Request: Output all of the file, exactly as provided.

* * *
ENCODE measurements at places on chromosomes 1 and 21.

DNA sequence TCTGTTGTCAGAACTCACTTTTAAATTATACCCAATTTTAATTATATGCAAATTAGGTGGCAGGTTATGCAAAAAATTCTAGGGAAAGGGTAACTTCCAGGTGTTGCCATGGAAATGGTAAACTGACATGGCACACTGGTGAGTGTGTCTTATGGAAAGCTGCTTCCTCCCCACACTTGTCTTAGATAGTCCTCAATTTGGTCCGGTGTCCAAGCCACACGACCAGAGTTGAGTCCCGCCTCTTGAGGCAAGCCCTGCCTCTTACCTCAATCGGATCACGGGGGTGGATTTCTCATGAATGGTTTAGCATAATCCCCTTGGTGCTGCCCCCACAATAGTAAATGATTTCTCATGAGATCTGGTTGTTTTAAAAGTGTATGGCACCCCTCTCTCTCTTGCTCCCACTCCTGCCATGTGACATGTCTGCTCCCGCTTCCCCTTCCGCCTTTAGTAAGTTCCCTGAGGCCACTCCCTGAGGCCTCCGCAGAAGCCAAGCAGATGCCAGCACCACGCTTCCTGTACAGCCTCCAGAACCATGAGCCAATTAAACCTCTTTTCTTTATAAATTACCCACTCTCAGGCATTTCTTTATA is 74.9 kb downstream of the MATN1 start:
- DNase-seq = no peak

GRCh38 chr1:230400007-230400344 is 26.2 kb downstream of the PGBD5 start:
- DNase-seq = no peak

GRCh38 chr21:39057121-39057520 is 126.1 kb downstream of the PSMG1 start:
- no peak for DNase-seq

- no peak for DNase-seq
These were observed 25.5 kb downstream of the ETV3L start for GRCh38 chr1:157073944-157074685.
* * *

ENCODE measurements at places on chromosomes 1 and 21.

DNA sequence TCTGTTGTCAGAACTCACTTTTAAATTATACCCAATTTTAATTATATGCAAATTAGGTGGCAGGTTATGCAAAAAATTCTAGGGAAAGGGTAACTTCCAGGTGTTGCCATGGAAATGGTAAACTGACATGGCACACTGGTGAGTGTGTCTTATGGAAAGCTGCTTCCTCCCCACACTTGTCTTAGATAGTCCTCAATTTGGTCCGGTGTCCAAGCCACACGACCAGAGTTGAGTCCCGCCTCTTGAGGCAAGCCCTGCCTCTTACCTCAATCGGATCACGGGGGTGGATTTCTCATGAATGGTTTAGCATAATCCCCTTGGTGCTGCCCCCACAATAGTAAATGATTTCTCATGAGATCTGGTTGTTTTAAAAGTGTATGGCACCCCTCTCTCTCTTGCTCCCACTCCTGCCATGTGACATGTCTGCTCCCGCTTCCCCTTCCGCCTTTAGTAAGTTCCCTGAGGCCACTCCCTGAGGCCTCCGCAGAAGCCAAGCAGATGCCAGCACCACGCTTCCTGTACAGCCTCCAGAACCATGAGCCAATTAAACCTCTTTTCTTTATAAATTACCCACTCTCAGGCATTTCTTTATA is 74.9 kb downstream of the MATN1 start:
- DNase-seq = no peak

GRCh38 chr1:230400007-230400344 is 26.2 kb downstream of the PGBD5 start:
- DNase-seq = no peak

GRCh38 chr21:39057121-39057520 is 126.1 kb downstream of the PSMG1 start:
- no peak for DNase-seq

- no peak for DNase-seq
These were observed 25.5 kb downstream of the ETV3L start for GRCh38 chr1:157073944-157074685.